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LawrenceA

Recently Watched Pre-Codes

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The Song of Songs (1933) - Romantic drama from Paramount Pictures and director Rouben Mamoulian. Marlene Dietrich stars as young German peasant girl Lily. After her father dies, leaving her an orphan, she travels from her old home in the country to the big city of Berlin where she works for her harridan of an aunt (Alison Skipworth). It's not long before she draws the attention of handsome sculptor Richard (Brian Aherne) who convinces her to nude model for him. She also attracts the attention of creepy older Baron von Merxbach (Lionel Atwill) who wants her for his own. Also featuring Hardie Albright, Helen Freeman, and Wilson Benge.

From the "scandalous" nude modeling scenes to the resulting statue, from the seamy dialogue to the ultimate fate of Lily, this classy film features more than its share of pre-code attributes. Director Mamoulian brings his usual attention to set design, lighting and camera placement. Dietrich is very good here, transitioning believably from the naive waif of the film's start to the jaded, world-wise woman of the finale.   (7/10)

Source: TCM.

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State's Attorney (1932) - Legal drama from RKO and director George Archainbaud. John Barrymore stars as high-powered attorney Tom Cardigan. When he grows weary of defending hoods like his chief client Valentine Powers (William "Stage" Boyd), he accepts an offer to become a state prosecutor. Also featuring Helen Twelvetrees, Jill Esmond, Mary Duncan, C. Henry Gordon, Ralph Ince, Oscar Apfel, Paul Hurst, Leon Ames, Blanche Friderici, Barton MacLane, and Nat Pendleton.

Barrymore's drinking problems off-screen seem to be bleeding on-screen, as his character spends at least half the film somewhat soused. He's still very good, though, and very sharp in the climactic courtroom scenes. Esmond, best known today for being Laurence Olivier's first wife, doesn't impress much as a flighty lover. Twelvetrees comes across much better as a former streetwalker getting her life straight thanks to Barrymore. I'm not usually too fond of Boyd, but he's better here, or at least his inherent unlikability comes in handy playing a heel.   (7/10)

Source: TCM.

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I still haven't seen STATE'S ATTORNEY. I'm a Helen Twelvetrees fan. She has the saddest eyes of any actress. She really plumbs the depth of her soul with her performances. 

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2 minutes ago, TopBilled said:

I still haven't seen STATE'S ATTORNEY. I'm a Helen Twelvetrees fan. She has the saddest eyes of any actress. She really plumbs the depth of her soul with her performances.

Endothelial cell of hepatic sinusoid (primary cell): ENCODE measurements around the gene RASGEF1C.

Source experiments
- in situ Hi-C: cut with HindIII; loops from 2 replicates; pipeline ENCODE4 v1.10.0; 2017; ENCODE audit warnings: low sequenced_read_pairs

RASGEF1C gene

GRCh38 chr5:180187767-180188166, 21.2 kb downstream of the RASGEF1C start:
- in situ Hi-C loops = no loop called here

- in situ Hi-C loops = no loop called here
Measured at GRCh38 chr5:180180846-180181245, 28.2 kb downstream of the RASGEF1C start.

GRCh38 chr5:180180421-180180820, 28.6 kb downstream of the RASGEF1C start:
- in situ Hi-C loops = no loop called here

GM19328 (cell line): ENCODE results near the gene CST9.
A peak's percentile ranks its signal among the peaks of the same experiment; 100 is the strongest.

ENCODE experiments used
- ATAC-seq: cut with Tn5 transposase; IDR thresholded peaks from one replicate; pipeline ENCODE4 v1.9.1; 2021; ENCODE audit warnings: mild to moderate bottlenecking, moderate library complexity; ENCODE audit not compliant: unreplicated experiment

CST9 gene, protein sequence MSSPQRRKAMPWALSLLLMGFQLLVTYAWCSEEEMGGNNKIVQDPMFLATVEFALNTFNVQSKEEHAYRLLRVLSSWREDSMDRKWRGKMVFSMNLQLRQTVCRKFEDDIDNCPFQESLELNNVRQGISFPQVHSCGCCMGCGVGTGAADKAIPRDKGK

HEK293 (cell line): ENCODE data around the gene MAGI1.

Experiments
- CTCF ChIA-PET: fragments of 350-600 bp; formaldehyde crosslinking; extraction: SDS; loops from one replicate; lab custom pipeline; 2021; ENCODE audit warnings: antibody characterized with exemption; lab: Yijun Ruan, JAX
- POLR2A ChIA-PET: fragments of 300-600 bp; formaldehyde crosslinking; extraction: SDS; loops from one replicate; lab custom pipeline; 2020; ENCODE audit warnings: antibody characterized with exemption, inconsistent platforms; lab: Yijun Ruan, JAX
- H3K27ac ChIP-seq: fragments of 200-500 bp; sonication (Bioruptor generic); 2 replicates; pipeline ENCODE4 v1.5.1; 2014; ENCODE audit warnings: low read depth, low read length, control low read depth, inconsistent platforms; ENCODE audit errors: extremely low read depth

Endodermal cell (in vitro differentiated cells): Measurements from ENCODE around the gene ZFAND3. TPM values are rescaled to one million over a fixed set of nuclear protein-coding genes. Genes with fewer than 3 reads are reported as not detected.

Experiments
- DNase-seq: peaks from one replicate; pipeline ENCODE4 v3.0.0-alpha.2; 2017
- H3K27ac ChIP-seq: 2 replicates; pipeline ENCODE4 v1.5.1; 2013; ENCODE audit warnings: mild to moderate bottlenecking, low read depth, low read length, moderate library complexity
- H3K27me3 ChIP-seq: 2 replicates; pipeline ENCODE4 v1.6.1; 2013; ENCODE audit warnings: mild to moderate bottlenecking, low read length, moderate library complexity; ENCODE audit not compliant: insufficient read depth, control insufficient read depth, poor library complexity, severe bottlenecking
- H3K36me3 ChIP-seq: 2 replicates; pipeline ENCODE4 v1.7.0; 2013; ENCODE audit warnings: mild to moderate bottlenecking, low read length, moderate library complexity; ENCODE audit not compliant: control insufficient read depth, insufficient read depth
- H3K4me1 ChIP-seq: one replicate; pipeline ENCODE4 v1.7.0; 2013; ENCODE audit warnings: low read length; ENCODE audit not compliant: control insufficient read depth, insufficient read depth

I've only seen her in a few films, but she really stood out in State's Attorney. She's always been a source of amusement in my family as my long-deceased grandfather used to declare his love for her, and how he would go to see any movie she was in. 

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12 minutes ago, LawrenceA said:

I've only seen her in a few films, but she really stood out in State's Attorney. She's always been a source of amusement in my family as my long-deceased grandfather used to declare his love for her, and how he would go to see any movie she was in. 

She's very good in MILLIE (1931) an RKO tearjerker. If you haven't seen it, I would highly recommend it. And since MILLIE is in the public domain it's fairly easy to find. Joan Blondell plays a supporting role but it's a Helen Twelvetrees picture and she gets all the big dramatic moments.

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White Woman (1933) - Lurid, sometimes grisly melodrama from Paramount Pictures and director Stuart Walker. Carole Lombard stars as Judith Denning, a nightclub singer with a sordid past stuck in a Third World country where the white governors don't want her around. She reluctantly agrees to marry Horace Prin (Charles Laughton), a rich but repellent owner of a Malaysian rubber plantation. Known as the "King of the River" , Prin runs things with an iron fist and a maniacal twinkle in his eye. It doesn't take long for Judith to regret her decision, what with the horrid weather and seething natives. She's also being chased by a pair of her husband's employees: handsome Army deserter David (Kent Taylor) and swaggering new overseer Ballister (Charles Bickford). Also featuring Percy Kilbride, James Bell, Charles Middleton, Noble Johnson, Claude King, and Marc Lawrence.

This plays like a mash-up of A Lady to Love and Island of Lost Souls. The filmmakers re-used the sets from the latter film, and Laughton gets to ham it up in a delightful way, with an exaggerated accent, peculiar manners, and silly haircut and mustache. Lombard looks terrific, but she doesn't have much to do other than excite the guys in the cast while looking sad. Bickford doesn't show up until later in the movie, but he's worth it with his macho, no BS characterization clashing wonderfully with Laughton's sadistic weirdo. Like most exotic locale movies of the era, this one is more than a little racist, and the bungled depiction of the natives adds to the movie's bizarre "charm".  (7/10)

Source: YouTube.

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Wild Boys of the Road (1933) - Excellent drama about the effects of the Depression on the country's youth, from First National and director William Wellman. Frankie Darro and Edwin Phillips star as Eddie and Tommy, two small town buddies who decide to drop out of high school and hit the road to look for work in bigger towns when the economic downturn of the Great Depression leaves both of their families destitute and unable to support them. While traveling the rails as hobos they meet Sally (Dorothy Coonan), another teen on the road since her family's fortunes have faded. These three stick together through thick and thin, overcoming all manner of hardships and meeting several characters on their way to a hoped-for better future. Also featuring Rochelle Hudson, Sterling Holloway, Robert Barrat, Arthur Hohl, Ann Hovey, Minna Gombell, Grant Mitchell, Charley Grapewin, and Ward Bond.